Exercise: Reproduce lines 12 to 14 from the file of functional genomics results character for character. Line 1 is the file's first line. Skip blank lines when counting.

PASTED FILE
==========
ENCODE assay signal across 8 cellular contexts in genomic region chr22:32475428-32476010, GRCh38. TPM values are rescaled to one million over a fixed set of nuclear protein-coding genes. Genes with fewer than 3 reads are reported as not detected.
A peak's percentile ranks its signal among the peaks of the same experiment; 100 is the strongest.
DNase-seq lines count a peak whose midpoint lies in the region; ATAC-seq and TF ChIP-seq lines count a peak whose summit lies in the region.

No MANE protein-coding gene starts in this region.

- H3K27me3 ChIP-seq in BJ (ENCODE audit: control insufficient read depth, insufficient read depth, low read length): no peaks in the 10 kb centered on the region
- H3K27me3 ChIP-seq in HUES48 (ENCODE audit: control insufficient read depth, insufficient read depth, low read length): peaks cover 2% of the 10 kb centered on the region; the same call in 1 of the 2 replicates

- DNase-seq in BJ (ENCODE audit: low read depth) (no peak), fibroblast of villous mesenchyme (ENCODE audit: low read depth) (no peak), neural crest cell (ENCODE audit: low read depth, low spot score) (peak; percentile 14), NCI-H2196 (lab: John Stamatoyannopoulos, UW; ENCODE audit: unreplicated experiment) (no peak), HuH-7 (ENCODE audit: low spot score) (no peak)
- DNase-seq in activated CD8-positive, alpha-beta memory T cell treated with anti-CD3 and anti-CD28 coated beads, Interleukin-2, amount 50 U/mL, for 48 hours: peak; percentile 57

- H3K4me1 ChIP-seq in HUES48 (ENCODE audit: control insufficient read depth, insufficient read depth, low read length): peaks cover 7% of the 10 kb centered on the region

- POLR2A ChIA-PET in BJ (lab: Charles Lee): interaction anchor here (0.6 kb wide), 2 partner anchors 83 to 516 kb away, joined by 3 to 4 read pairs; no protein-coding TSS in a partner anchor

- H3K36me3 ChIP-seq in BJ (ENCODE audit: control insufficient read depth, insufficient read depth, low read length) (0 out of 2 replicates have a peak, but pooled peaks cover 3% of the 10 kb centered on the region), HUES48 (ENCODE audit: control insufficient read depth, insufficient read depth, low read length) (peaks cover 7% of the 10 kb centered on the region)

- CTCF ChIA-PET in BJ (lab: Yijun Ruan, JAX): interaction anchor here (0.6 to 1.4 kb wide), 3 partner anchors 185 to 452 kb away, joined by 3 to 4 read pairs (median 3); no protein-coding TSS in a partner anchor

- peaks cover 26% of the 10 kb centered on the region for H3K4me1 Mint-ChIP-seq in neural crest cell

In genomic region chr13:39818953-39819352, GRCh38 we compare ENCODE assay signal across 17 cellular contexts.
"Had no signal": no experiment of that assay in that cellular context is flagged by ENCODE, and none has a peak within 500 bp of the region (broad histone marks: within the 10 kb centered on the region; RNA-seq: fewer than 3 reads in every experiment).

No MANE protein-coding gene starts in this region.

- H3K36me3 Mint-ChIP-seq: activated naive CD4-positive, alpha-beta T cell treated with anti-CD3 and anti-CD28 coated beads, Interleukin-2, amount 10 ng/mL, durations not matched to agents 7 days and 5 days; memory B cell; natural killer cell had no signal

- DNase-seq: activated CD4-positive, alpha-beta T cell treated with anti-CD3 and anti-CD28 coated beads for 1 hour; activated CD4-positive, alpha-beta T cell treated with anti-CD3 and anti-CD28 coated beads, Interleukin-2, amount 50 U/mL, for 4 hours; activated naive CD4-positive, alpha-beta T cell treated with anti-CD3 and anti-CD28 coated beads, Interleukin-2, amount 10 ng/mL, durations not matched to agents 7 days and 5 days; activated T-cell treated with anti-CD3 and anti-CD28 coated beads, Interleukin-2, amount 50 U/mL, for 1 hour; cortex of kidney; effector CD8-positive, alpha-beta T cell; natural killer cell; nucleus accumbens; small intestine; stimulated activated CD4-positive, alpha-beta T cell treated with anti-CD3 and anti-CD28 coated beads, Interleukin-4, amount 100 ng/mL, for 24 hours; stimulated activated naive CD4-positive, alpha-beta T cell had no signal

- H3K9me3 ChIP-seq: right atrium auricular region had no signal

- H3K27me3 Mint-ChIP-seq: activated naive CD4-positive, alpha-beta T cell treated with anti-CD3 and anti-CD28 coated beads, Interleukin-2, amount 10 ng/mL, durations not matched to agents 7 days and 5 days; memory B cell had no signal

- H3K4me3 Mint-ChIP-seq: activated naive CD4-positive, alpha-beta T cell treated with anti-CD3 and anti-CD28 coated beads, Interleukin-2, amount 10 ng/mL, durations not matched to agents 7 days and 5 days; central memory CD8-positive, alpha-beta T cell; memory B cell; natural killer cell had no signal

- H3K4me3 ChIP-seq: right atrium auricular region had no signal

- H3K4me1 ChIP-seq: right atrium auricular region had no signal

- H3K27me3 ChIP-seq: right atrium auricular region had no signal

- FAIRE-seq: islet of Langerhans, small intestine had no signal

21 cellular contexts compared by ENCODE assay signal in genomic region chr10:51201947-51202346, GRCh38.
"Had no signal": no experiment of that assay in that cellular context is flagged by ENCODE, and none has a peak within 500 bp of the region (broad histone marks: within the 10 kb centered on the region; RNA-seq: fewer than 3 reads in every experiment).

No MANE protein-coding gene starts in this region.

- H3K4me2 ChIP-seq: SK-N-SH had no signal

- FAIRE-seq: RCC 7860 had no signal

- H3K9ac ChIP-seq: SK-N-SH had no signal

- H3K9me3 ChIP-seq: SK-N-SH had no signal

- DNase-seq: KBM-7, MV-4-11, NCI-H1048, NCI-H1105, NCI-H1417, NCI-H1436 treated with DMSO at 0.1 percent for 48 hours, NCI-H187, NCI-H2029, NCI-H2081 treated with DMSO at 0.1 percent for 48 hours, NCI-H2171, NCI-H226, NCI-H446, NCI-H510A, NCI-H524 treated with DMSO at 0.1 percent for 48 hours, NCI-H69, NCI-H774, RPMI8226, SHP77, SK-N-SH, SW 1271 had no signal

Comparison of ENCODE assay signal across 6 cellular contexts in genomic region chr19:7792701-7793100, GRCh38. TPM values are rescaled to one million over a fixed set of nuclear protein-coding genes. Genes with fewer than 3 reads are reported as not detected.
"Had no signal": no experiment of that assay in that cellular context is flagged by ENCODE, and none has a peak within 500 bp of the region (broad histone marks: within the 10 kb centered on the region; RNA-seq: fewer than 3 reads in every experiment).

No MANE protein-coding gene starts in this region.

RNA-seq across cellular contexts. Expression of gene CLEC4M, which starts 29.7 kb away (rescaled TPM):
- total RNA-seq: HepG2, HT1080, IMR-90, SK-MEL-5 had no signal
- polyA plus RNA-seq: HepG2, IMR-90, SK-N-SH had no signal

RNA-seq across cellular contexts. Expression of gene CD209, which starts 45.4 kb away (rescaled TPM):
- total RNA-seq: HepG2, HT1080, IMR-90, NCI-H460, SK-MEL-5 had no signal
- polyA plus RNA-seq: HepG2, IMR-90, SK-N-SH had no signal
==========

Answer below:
- CTCF ChIA-PET in BJ (lab: Yijun Ruan, JAX): interaction anchor here (0.6 to 1.4 kb wide), 3 partner anchors 185 to 452 kb away, joined by 3 to 4 read pairs (median 3); no protein-coding TSS in a partner anchor

- peaks cover 26% of the 10 kb centered on the region for H3K4me1 Mint-ChIP-seq in neural crest cell

In genomic region chr13:39818953-39819352, GRCh38 we compare ENCODE assay signal across 17 cellular contexts.